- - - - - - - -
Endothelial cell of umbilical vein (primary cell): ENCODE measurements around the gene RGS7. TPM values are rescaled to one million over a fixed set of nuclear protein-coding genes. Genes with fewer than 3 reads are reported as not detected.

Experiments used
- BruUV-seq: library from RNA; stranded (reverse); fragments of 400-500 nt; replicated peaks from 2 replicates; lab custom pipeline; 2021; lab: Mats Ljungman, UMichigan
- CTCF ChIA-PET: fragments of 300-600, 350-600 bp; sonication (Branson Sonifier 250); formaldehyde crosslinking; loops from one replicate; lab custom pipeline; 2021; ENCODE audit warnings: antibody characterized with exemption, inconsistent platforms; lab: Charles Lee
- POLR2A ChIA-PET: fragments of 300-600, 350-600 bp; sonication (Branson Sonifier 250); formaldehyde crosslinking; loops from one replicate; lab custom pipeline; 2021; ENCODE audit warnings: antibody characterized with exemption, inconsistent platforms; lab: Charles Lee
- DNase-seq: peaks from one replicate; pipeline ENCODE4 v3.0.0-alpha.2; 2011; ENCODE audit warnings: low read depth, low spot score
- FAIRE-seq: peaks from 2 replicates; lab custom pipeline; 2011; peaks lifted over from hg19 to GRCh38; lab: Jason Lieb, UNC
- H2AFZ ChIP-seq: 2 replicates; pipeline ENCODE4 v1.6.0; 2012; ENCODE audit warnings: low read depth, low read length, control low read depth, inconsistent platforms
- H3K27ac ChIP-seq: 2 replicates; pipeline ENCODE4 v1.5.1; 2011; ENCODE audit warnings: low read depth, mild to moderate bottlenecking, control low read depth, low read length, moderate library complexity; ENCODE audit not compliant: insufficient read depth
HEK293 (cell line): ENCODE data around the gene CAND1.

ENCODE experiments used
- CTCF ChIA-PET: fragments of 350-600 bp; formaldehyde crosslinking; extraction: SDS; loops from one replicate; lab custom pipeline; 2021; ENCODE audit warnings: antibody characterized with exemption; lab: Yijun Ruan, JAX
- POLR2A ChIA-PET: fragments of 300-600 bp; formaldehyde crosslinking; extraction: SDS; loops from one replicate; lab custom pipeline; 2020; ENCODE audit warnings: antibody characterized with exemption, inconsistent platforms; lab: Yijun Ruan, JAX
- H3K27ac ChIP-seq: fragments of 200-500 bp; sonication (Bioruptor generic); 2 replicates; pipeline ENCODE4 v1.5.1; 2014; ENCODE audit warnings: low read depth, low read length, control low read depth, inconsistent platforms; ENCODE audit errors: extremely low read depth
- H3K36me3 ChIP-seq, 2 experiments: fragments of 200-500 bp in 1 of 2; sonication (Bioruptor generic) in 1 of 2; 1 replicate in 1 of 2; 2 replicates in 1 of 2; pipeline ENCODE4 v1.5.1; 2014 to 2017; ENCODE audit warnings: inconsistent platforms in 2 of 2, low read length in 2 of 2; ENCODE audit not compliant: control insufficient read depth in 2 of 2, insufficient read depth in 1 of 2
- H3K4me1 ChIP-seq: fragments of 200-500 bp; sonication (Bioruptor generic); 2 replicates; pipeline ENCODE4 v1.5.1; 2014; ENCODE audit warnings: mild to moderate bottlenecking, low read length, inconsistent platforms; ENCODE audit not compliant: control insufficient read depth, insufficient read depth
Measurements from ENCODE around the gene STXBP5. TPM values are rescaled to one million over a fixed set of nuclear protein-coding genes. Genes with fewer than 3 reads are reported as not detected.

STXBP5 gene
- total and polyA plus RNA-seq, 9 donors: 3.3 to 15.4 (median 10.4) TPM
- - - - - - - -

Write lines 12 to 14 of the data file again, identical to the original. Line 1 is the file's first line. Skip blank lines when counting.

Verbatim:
- CTCF ChIA-PET: fragments of 350-600 bp; formaldehyde crosslinking; extraction: SDS; loops from one replicate; lab custom pipeline; 2021; ENCODE audit warnings: antibody characterized with exemption; lab: Yijun Ruan, JAX
- POLR2A ChIA-PET: fragments of 300-600 bp; formaldehyde crosslinking; extraction: SDS; loops from one replicate; lab custom pipeline; 2020; ENCODE audit warnings: antibody characterized with exemption, inconsistent platforms; lab: Yijun Ruan, JAX
- H3K27ac ChIP-seq: fragments of 200-500 bp; sonication (Bioruptor generic); 2 replicates; pipeline ENCODE4 v1.5.1; 2014; ENCODE audit warnings: low read depth, low read length, control low read depth, inconsistent platforms; ENCODE audit errors: extremely low read depth